UCLA Anderson Goes Solo: Pros & Cons
“(T)he proposed self-supporting MBA degree remains congruent with the mission of the University: a focus and commitment to the creation and application of knowledge to better the lives and well-being of those around us. The self-supporting MBA program will be identical to the current state-supported program.”
—Proposal submitted by UCLA Anderson to Legislative Assembly of the Academic Senate, Los Angeles Division, to allow Anderson to move away from public funding, to be voted on June 7, 2012.
“[If a school stops using public funds], it won’t necessarily need to respond to public concerns. Access could become an issue. Public institutions have a charge to serve as many students as they can. Private institutions don’t. For the state [of California], its students and even the state’s economy, no outcome [in going private] will lead to more opportunity or greater economic growth for the state.”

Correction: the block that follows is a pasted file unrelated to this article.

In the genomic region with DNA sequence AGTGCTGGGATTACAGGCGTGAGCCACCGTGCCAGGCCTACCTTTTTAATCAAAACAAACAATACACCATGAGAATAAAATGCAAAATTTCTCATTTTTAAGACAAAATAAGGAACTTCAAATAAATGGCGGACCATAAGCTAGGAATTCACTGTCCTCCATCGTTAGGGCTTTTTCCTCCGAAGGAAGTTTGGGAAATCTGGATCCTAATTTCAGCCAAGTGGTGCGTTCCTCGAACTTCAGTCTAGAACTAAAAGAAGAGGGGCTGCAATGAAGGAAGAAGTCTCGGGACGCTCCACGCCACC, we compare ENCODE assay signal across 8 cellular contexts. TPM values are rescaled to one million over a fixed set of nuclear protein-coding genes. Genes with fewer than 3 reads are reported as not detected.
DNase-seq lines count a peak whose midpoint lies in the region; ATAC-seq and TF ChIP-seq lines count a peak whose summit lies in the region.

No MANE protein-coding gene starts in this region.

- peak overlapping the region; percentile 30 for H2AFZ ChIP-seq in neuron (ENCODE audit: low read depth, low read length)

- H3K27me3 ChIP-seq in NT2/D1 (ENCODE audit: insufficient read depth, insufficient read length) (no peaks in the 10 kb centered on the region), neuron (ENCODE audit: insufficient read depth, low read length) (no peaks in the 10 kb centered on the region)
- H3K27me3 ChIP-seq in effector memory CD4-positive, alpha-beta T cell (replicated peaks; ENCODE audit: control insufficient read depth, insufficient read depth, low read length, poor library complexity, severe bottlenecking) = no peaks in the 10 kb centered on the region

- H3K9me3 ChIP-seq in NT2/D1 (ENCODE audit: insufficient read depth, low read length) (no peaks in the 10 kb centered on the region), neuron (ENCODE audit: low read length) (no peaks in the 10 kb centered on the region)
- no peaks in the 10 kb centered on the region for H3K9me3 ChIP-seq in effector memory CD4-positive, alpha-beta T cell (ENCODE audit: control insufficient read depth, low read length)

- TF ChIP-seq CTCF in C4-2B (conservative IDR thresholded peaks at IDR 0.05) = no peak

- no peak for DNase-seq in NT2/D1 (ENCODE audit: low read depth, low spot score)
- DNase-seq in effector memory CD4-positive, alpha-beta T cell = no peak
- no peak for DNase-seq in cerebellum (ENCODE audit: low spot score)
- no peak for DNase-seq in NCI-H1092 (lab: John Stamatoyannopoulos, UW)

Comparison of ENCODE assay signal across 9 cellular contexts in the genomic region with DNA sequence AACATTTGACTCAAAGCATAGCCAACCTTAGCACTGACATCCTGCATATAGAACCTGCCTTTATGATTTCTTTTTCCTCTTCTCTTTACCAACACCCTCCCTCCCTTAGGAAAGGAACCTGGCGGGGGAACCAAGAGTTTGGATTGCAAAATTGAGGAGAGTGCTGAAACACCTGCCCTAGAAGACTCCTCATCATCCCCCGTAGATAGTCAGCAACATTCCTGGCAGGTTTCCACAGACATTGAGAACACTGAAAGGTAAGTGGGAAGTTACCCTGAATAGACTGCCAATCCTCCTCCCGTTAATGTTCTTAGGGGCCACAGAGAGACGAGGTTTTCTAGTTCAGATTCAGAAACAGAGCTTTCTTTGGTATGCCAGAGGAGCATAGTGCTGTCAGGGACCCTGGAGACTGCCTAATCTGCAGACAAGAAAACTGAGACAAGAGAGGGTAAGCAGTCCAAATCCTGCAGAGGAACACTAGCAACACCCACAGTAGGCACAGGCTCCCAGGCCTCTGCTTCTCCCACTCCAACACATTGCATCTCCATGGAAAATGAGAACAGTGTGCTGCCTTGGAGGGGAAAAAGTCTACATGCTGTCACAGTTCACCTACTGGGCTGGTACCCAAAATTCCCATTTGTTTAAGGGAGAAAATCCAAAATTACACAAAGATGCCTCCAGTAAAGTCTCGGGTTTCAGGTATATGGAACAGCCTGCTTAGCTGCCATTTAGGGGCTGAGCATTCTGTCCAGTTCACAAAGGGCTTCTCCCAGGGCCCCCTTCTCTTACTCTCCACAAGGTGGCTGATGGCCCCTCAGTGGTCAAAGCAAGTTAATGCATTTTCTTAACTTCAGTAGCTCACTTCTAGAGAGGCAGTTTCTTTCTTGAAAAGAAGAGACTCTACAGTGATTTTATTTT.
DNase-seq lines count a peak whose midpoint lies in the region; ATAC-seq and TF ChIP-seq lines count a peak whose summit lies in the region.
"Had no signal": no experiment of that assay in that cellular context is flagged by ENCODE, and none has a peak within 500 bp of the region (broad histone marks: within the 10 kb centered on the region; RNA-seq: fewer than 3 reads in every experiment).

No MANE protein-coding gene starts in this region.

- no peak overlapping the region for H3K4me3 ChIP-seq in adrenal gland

—Hans Johnson, senior policy fellow and Bren fellow at the Public Policy Institute of California
“Gaining full control of our resources would allow Anderson to be seen in the same light as those other schools [Yale, Harvard and Stanford etc.]. It sends a signal to prospective students that we’re competing with those private schools.”
—Suzanne Shu, assistant professor at UCLA Anderson.
Source: “Vote may determine UCLA business school’s departure from public funding,” The Daily Californian, May 30, 2012.
This article was originally published on Paul Bodine’s blog. Paul is a graduate admissions consultant with over 13 years of experience, having helped hundreds of applicants get into their dream business, law, medical, and graduate schools. He has also published several books on graduate admissions.